Any ‘economic growth’ strategy which ignores the all-important strand of promoting, encouraging and developing innovation is doomed to fail.
It has been more than a decade since Donald Rumsfeld, the hapless US secretary of defense, branded Europe’s most advanced economies as “old Europe”. The reaction at the time was merciless. German and French ministers decried the “polemics” as “unhelpful”. But what if it were true? What if Europe’s most advanced economies were truly ‘old’ in some fundamental way? What if Europe were in fact stuck in genuine stasis, rendered immobile by interest group capture, complacency and ongoing strategic collapse?
Indeed, you could make such a case. But the good news about clichés is that, while they sometimes bear an element of truth, they often tell you more about the shallow judgments a speaker has formed than the true nature of the subject described. And they miss important changes taking place beneath the surface – the subterranean currents, which, if encouraged to grow could yet become mighty waves, the obscure call in the back of a room which eventually becomes a movement, and can move a nation.
Indeed, history walks along precisely these lines, a battle between the powerful tug of backward-looking obscurantism and the sometimes frightening imperative of embracing the modern and new. Both trends are there at the same time. Politics is where we strike the balance – the place where women and men seek to mitigate a middle ground between future and past. And Europe is no exception. Judging from the stories you read, you’d think the ‘old continent’ to be a lost cause – unable to emerge from crisis, prone to discussions when action is needed, and hampered by a well-worn bag of economic policy tricks whose efficacy has long since passed its date of expiration. But what if the truth were more complex? What if the sometimes pointless debates in Europe were obscuring both real progress made and the potential for genuine leadership in areas where the modern will some day be truly defined? What if Europe actually had unheralded strengths in some areas, ready to be developed and unleashed with the right set of policies?
The thing Europe needs today is rather simple: an economic policy based on embracing the modern and a generation of political leaders capable of making the case for it – and winning. There are promising signs that this generation may be slowly coalescing. Consider the following:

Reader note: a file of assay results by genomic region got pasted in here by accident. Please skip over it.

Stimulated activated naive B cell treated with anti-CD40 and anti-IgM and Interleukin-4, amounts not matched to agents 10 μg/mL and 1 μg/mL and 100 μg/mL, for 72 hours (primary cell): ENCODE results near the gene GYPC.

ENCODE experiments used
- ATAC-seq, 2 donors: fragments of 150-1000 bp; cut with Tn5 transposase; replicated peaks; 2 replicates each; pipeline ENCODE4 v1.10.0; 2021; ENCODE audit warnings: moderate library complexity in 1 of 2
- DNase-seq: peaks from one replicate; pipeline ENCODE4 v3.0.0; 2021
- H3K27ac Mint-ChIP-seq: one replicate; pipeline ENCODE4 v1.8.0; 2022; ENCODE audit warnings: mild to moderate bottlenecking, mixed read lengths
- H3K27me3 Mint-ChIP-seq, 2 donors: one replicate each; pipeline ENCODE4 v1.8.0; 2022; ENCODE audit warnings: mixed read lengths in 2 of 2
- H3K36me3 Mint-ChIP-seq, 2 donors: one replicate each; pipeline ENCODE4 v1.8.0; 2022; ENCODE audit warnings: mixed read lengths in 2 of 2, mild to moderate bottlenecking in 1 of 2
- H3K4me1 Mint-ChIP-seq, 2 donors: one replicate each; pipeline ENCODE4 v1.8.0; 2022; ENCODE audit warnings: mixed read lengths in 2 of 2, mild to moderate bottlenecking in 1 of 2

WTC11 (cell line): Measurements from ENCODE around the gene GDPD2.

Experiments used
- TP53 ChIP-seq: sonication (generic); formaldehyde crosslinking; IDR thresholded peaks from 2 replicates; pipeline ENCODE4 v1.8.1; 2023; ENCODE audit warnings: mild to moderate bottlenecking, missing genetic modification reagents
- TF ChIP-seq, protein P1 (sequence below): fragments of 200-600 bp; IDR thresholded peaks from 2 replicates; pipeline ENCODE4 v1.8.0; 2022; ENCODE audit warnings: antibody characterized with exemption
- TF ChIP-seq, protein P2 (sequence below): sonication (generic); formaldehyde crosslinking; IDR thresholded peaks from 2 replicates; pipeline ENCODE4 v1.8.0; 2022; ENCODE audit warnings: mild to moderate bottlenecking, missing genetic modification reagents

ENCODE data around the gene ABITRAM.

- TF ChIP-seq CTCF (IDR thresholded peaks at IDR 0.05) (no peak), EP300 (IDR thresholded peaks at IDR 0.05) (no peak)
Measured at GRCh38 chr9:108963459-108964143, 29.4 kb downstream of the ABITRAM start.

1) In 2012, European Union governments and businesses exported $465bn of digitally deliverable services to the outside world, more even than the US ($383.7bn).
2) Four of the global top five mobile app-based gaming companies are European – an area of genuine market-leading expertise in the digital arena.
3) Since 2011, the 18-member eurozone has run a monthly trade surplus, reaching an all-time high of €23bn in October 2014, up from the low of -€16bn in January 2011 at the crisis peak. Most of the surplus comes from manufactured goods, such as machinery and vehicles. By the way, France, Germany, Italy and The Netherlands – old Europe – make up the lion’s share of this. Germany, for one, is the world’s second largest exporter, selling a staggering €183bn of goods and services abroad in November 2014, second only to China.
So what then does Europe need? What would it take to translate these islands of success into broader social and economic progress? We propose an innovation agenda based on four principles:
1) Build. David Riccardo taught us long ago that trade isn’t based simply on one country selling things more cheaply than others. To the contrary, it’s about each country finding its “competitive advantage” – the area where that country is able to produce the best goods at the most competitive price. For Europe, with its high wages and generous social welfare system, this means high-value added products are a must. We won’t compete by making and selling low value-added goods. And high-end manufacturing is one area where Europe may indeed have a competitive advantage. Germany points the way and shows what is possible. They relentlessly focus on delivering goods and services that define the cutting-edge of what is modern in advanced engineering. And even today, Germany is focusing on tomorrow, developing a complex “Industrie 4.0” policy initiative based on embracing the digital revolution in manufacturing. By re-tooling European production processes around advanced technology, including information and communication technology (ICT), and adding value into already well-made goods, it embodies the best of both worlds, tying Germany’s strength in manufacturing around the powerful tools of the future.